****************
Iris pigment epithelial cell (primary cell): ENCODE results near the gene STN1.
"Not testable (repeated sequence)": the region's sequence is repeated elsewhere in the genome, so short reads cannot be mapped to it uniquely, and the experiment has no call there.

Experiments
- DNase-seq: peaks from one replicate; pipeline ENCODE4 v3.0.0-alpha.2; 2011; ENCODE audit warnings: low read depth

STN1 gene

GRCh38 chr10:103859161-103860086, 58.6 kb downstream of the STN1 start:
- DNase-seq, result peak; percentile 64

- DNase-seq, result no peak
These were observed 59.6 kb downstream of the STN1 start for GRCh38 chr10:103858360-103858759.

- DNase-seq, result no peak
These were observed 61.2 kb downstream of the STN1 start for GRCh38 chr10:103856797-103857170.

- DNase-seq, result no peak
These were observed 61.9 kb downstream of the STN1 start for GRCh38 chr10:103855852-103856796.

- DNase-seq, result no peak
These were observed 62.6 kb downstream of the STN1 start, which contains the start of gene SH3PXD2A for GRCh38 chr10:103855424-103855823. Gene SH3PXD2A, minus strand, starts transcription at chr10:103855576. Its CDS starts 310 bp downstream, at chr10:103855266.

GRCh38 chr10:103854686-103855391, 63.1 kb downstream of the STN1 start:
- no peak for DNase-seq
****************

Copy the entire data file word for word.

Iris pigment epithelial cell (primary cell): ENCODE results near the gene STN1.
"Not testable (repeated sequence)": the region's sequence is repeated elsewhere in the genome, so short reads cannot be mapped to it uniquely, and the experiment has no call there.

Experiments
- DNase-seq: peaks from one replicate; pipeline ENCODE4 v3.0.0-alpha.2; 2011; ENCODE audit warnings: low read depth

STN1 gene

GRCh38 chr10:103859161-103860086, 58.6 kb downstream of the STN1 start:
- DNase-seq, result peak; percentile 64

- DNase-seq, result no peak
These were observed 59.6 kb downstream of the STN1 start for GRCh38 chr10:103858360-103858759.

- DNase-seq, result no peak
These were observed 61.2 kb downstream of the STN1 start for GRCh38 chr10:103856797-103857170.

- DNase-seq, result no peak
These were observed 61.9 kb downstream of the STN1 start for GRCh38 chr10:103855852-103856796.

- DNase-seq, result no peak
These were observed 62.6 kb downstream of the STN1 start, which contains the start of gene SH3PXD2A for GRCh38 chr10:103855424-103855823. Gene SH3PXD2A, minus strand, starts transcription at chr10:103855576. Its CDS starts 310 bp downstream, at chr10:103855266.

GRCh38 chr10:103854686-103855391, 63.1 kb downstream of the STN1 start:
- no peak for DNase-seq